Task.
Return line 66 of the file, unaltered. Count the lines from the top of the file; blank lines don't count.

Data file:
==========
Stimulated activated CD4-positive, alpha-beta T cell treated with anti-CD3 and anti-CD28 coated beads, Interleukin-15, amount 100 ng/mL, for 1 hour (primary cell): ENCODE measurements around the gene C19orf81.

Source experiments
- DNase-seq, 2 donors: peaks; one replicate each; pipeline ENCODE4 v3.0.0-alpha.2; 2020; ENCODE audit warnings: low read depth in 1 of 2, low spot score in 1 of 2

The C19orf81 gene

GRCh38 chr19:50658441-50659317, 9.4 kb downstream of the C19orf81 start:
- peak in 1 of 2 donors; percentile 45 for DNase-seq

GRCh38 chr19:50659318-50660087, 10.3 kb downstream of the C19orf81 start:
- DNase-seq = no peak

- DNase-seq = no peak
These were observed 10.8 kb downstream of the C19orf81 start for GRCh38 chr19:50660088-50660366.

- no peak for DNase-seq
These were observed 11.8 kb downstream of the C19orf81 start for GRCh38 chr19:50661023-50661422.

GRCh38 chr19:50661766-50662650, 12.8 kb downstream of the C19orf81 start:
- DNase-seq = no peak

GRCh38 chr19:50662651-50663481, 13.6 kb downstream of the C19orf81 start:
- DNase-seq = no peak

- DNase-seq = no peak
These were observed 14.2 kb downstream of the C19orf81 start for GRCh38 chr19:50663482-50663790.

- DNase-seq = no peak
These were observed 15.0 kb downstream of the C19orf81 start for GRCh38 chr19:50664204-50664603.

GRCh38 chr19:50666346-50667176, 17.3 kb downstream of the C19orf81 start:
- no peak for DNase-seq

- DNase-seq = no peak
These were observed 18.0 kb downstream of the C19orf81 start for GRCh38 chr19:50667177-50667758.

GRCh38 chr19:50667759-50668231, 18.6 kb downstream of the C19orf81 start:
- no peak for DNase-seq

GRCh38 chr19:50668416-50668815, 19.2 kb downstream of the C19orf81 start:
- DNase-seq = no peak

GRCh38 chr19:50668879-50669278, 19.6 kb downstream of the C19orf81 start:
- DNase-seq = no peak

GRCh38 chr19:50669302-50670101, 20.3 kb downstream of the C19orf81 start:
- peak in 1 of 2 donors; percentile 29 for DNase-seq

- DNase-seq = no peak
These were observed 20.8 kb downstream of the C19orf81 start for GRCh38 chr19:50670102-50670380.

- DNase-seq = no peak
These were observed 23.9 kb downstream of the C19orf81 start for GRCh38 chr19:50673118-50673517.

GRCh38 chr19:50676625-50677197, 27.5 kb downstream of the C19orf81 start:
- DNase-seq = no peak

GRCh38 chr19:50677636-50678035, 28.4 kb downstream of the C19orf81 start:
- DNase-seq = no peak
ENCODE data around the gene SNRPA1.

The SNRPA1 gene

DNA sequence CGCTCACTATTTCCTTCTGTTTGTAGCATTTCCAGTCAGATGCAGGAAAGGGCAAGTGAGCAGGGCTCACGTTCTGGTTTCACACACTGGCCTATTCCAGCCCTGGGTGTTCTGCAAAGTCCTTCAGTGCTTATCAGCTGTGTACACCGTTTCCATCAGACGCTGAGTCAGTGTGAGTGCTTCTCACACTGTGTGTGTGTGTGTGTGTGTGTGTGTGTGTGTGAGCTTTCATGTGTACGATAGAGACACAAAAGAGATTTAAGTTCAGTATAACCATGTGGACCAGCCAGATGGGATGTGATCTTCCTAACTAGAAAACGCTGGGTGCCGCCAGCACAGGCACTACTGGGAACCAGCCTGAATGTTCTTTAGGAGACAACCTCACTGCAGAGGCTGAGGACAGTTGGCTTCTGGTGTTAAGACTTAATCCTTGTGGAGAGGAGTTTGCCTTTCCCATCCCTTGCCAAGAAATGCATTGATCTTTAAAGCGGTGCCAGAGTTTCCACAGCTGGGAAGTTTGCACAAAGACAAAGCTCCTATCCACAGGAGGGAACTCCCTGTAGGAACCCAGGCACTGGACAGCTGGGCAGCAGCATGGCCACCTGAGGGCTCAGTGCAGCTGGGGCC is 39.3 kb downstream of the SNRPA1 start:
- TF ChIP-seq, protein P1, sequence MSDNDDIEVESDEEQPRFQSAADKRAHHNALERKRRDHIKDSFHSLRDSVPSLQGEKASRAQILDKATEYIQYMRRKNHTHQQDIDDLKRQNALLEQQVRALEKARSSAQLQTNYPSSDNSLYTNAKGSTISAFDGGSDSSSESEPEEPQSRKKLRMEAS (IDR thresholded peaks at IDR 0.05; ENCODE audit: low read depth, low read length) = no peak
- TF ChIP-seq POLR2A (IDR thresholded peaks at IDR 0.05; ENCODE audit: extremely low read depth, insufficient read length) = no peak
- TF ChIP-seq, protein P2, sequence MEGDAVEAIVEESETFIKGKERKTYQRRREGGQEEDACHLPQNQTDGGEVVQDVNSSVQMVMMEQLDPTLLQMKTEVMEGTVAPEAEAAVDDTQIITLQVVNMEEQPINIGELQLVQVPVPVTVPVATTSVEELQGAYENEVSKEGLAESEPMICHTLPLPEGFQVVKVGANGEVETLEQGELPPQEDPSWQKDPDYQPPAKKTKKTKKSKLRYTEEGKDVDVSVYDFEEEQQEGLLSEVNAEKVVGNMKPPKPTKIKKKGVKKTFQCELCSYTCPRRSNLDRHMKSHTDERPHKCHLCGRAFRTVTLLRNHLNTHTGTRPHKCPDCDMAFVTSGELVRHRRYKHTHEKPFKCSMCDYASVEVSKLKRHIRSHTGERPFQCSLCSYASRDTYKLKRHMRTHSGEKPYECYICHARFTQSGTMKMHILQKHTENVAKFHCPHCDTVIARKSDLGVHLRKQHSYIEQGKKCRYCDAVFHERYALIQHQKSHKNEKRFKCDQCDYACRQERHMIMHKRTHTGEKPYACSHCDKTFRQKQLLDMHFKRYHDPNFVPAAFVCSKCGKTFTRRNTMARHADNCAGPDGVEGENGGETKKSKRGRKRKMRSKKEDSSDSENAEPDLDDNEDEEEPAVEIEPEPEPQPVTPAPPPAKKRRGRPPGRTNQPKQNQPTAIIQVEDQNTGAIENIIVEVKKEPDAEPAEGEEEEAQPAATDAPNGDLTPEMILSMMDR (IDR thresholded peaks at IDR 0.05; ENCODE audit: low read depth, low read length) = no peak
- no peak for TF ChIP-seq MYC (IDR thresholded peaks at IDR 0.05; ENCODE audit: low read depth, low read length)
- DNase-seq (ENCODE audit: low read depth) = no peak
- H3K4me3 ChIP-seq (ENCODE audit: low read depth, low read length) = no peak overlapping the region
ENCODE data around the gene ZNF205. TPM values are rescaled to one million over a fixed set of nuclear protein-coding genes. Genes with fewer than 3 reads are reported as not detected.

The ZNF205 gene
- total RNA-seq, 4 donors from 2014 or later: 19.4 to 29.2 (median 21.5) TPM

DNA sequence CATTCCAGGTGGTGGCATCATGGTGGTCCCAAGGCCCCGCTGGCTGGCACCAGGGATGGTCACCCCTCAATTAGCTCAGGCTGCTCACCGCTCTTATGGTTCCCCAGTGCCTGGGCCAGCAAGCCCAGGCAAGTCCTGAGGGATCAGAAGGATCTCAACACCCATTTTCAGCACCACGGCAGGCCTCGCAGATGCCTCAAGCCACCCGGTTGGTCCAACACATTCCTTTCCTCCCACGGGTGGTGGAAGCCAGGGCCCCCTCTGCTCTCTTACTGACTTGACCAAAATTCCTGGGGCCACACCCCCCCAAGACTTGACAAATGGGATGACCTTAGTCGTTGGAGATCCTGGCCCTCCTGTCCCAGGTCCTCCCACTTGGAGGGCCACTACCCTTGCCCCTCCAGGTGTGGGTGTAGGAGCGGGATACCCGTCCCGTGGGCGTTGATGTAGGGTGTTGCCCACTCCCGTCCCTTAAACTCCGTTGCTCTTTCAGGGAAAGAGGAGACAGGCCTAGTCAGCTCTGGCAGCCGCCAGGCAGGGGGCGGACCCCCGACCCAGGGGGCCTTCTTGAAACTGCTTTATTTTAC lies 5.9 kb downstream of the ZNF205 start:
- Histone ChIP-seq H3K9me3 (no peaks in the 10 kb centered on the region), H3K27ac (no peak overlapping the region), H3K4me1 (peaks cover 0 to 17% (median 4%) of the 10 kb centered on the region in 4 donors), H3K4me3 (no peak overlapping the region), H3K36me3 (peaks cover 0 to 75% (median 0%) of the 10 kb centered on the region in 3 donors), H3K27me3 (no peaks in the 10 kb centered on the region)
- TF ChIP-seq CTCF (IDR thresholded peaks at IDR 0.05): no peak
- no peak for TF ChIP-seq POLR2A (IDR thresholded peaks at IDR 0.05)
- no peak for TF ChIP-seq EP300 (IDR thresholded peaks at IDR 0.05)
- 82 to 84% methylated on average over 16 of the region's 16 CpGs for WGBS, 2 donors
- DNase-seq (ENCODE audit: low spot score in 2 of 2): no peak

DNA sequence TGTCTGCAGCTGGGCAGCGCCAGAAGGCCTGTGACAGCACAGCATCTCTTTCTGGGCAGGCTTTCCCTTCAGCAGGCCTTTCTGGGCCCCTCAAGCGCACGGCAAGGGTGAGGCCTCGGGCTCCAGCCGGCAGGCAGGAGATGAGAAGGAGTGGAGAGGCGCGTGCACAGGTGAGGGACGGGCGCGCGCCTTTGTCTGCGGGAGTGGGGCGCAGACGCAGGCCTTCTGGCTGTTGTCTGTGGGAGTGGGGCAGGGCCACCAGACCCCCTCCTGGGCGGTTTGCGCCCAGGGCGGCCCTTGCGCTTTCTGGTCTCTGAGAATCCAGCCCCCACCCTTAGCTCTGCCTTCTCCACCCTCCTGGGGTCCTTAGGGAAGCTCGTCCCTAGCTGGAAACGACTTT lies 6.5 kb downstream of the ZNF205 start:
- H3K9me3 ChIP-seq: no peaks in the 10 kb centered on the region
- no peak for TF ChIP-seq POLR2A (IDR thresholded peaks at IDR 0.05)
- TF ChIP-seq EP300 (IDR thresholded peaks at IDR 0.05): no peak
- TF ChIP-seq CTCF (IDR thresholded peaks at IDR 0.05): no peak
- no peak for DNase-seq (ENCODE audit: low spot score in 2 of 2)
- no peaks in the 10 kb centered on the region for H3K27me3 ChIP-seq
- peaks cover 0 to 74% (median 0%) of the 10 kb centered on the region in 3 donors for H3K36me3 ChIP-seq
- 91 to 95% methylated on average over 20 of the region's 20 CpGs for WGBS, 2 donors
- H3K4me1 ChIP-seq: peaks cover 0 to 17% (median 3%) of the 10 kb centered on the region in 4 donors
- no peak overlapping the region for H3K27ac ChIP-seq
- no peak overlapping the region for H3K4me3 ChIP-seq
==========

- no peaks in the 10 kb centered on the region for H3K27me3 ChIP-seq